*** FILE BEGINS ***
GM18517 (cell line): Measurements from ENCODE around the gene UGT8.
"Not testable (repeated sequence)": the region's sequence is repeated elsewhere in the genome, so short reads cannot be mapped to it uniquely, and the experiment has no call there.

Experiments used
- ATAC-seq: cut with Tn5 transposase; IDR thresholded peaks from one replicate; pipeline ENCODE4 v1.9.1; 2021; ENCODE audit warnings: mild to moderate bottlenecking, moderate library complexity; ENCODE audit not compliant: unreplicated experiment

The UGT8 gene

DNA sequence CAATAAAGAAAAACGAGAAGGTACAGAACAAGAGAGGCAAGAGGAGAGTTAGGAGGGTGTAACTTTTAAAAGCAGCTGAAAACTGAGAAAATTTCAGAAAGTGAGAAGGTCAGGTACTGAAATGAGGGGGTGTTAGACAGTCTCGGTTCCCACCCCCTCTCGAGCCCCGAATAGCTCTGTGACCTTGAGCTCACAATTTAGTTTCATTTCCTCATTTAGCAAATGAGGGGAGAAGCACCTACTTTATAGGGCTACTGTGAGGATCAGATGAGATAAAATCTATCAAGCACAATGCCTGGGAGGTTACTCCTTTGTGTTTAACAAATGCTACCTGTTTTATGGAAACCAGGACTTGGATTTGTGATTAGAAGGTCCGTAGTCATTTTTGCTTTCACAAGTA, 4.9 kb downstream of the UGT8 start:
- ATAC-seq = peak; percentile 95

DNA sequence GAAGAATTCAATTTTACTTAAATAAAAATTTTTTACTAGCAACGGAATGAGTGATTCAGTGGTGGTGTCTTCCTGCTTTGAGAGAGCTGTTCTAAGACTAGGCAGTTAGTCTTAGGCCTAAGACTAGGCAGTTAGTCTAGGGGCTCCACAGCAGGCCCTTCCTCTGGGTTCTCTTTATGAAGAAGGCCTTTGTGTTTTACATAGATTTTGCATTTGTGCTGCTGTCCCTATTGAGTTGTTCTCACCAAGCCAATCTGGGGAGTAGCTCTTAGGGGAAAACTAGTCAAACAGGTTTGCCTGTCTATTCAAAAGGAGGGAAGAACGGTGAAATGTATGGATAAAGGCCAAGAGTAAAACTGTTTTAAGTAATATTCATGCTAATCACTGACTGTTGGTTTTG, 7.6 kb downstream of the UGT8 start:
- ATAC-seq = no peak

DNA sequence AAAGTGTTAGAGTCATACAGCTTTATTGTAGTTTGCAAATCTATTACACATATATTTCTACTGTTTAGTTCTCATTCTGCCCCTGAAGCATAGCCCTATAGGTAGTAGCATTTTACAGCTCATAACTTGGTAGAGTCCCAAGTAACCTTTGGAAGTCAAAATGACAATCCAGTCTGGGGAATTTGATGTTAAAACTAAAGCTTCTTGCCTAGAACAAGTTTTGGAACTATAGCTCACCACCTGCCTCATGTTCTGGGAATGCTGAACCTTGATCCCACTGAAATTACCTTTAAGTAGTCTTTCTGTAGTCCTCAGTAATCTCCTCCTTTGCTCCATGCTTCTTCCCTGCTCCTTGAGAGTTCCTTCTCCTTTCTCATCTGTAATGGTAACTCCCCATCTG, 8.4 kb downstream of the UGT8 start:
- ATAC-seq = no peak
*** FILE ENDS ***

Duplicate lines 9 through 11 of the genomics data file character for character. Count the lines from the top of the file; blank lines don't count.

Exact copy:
- ATAC-seq = no peak

DNA sequence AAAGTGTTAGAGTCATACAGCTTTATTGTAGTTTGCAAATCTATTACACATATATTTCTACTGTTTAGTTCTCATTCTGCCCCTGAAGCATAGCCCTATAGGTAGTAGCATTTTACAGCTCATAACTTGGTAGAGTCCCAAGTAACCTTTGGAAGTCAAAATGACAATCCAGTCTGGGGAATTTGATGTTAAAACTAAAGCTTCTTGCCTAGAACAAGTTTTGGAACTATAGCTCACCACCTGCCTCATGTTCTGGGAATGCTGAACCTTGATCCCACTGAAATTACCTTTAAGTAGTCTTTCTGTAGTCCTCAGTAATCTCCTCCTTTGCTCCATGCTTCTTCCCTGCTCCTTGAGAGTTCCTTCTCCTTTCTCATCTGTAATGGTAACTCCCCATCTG, 8.4 kb downstream of the UGT8 start:
- ATAC-seq = no peak